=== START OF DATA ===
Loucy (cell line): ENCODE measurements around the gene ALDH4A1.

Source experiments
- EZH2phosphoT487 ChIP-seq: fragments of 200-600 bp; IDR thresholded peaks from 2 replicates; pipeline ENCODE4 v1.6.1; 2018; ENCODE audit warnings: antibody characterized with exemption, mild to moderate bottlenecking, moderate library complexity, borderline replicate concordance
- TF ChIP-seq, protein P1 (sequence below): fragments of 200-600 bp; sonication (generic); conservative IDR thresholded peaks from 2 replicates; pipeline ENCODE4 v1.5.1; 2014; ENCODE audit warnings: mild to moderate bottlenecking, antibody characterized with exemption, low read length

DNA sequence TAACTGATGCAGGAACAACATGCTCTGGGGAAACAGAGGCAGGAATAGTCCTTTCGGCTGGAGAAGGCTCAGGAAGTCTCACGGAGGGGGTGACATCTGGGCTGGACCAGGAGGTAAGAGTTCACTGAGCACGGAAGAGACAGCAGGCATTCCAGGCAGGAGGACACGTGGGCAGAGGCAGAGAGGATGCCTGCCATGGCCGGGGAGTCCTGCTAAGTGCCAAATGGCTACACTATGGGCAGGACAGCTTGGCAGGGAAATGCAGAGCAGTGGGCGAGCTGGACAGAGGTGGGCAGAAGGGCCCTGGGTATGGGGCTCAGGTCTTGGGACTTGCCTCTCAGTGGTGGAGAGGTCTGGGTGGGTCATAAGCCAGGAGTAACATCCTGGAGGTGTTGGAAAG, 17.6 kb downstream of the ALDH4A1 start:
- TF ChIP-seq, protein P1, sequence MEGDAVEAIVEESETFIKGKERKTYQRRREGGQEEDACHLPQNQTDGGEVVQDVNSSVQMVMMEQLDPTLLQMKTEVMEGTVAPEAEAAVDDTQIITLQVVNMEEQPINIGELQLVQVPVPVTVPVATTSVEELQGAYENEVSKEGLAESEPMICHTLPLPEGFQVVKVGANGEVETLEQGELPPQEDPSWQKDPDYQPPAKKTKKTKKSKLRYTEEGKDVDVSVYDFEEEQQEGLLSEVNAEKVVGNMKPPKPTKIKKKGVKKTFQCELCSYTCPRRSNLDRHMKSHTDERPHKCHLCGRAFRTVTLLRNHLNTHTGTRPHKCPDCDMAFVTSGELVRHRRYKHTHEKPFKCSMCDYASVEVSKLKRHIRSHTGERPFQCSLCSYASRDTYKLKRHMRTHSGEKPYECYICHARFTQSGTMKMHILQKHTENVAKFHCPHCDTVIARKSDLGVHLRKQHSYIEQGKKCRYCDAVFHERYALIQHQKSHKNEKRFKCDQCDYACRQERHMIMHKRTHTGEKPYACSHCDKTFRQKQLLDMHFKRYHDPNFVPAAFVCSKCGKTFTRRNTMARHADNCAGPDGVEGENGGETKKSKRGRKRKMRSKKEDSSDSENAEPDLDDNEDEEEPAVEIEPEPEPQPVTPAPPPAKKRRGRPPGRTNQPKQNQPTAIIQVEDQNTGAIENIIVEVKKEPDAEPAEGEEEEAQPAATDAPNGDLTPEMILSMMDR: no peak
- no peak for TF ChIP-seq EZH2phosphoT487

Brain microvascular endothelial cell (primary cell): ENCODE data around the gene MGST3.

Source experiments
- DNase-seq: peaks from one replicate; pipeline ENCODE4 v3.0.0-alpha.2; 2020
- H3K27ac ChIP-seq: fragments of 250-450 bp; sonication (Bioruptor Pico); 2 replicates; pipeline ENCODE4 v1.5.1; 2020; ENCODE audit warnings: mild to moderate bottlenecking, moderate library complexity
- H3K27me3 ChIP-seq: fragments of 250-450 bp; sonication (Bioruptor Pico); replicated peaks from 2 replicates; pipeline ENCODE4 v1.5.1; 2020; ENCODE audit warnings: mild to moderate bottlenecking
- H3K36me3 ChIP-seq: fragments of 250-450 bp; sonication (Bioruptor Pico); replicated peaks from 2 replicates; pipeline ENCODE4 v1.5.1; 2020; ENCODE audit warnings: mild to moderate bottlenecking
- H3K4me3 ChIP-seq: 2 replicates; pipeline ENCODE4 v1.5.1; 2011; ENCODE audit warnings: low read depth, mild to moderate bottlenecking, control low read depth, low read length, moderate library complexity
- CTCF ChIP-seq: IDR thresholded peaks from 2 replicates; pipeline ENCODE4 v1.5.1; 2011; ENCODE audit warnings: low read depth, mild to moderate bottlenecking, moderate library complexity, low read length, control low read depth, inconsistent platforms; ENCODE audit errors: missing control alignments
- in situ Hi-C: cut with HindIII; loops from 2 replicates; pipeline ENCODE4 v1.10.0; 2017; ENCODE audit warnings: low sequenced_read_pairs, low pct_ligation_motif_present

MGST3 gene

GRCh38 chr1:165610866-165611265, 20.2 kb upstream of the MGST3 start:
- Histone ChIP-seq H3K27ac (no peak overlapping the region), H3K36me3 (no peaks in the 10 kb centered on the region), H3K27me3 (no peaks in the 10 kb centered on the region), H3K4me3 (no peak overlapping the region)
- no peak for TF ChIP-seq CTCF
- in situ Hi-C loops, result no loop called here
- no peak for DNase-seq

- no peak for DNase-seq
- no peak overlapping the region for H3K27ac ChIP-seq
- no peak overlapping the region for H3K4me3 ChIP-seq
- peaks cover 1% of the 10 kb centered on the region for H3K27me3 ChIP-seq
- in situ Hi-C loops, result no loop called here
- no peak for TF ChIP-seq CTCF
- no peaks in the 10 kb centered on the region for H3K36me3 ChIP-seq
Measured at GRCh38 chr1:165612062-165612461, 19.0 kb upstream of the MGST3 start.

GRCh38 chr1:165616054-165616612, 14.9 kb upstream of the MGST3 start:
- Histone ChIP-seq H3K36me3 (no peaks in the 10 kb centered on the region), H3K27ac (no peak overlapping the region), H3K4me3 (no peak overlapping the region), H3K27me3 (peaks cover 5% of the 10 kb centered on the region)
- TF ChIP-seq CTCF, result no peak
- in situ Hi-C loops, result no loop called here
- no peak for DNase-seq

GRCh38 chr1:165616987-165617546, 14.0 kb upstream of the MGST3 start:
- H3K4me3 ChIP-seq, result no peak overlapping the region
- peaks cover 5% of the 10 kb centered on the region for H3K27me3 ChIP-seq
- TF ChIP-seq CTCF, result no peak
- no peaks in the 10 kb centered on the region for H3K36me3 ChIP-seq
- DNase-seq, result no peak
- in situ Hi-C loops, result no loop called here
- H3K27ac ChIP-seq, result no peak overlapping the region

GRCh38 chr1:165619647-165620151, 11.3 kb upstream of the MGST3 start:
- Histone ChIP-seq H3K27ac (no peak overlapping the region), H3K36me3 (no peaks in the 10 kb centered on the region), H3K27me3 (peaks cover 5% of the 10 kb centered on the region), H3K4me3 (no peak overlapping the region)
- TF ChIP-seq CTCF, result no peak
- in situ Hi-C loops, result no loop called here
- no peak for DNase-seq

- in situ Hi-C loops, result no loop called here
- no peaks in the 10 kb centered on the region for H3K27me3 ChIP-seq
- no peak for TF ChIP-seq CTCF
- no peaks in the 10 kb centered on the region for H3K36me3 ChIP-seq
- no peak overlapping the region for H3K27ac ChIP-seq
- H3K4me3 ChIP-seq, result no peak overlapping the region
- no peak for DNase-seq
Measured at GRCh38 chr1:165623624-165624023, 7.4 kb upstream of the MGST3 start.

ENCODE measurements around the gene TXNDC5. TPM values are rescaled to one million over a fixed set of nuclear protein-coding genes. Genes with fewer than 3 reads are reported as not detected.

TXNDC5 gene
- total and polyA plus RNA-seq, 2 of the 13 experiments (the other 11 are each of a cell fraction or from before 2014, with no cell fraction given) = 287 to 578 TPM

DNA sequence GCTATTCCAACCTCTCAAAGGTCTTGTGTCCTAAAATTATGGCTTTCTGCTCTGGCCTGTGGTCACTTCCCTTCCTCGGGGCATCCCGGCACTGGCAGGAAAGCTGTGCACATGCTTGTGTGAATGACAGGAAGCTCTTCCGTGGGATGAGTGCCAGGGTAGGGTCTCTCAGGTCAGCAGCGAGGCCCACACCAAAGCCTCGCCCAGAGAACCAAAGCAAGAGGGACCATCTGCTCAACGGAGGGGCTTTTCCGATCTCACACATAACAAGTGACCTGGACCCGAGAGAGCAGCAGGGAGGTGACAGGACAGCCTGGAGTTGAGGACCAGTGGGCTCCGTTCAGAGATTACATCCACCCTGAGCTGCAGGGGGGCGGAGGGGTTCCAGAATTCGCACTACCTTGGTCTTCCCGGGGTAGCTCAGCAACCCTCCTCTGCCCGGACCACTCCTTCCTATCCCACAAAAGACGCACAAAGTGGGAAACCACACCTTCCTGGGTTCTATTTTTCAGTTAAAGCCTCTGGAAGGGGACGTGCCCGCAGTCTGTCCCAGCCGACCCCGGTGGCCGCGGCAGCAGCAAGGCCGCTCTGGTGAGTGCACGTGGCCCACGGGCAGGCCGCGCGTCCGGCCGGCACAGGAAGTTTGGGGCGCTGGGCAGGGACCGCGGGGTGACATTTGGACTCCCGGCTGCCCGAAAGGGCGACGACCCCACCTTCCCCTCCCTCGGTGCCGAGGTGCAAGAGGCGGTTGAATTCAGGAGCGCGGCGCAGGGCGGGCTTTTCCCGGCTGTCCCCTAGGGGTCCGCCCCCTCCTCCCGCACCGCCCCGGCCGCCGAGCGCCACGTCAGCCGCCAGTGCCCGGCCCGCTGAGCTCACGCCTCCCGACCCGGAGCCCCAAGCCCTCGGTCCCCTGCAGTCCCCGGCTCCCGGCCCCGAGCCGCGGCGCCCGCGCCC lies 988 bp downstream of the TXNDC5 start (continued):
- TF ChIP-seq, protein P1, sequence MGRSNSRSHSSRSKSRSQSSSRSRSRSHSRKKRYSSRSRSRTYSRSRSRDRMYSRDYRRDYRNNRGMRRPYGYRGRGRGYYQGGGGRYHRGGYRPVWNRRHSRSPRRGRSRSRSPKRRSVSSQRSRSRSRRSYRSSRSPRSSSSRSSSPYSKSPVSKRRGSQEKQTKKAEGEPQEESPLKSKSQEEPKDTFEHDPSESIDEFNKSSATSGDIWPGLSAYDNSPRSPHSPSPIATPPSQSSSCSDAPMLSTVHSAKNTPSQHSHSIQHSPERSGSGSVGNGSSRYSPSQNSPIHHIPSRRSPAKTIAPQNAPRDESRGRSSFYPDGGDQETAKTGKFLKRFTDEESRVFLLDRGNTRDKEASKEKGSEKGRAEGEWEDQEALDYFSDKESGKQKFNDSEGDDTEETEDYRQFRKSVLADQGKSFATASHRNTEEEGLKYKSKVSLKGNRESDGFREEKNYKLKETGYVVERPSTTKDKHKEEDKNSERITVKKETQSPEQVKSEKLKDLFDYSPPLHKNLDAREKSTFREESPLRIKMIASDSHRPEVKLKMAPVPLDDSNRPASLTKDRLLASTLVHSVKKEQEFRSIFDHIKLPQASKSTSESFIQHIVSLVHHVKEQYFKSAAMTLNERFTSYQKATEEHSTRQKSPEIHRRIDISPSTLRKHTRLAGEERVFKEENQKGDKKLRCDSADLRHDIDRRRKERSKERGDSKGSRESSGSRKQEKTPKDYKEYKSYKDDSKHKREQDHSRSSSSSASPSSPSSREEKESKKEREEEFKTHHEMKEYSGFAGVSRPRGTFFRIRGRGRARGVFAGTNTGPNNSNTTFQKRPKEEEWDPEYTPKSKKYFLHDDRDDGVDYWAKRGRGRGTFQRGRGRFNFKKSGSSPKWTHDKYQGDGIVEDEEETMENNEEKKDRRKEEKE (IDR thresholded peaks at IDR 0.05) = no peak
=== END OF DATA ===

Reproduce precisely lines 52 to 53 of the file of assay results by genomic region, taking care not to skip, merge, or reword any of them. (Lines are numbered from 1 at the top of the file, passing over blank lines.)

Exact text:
- no peaks in the 10 kb centered on the region for H3K36me3 ChIP-seq
- no peak overlapping the region for H3K27ac ChIP-seq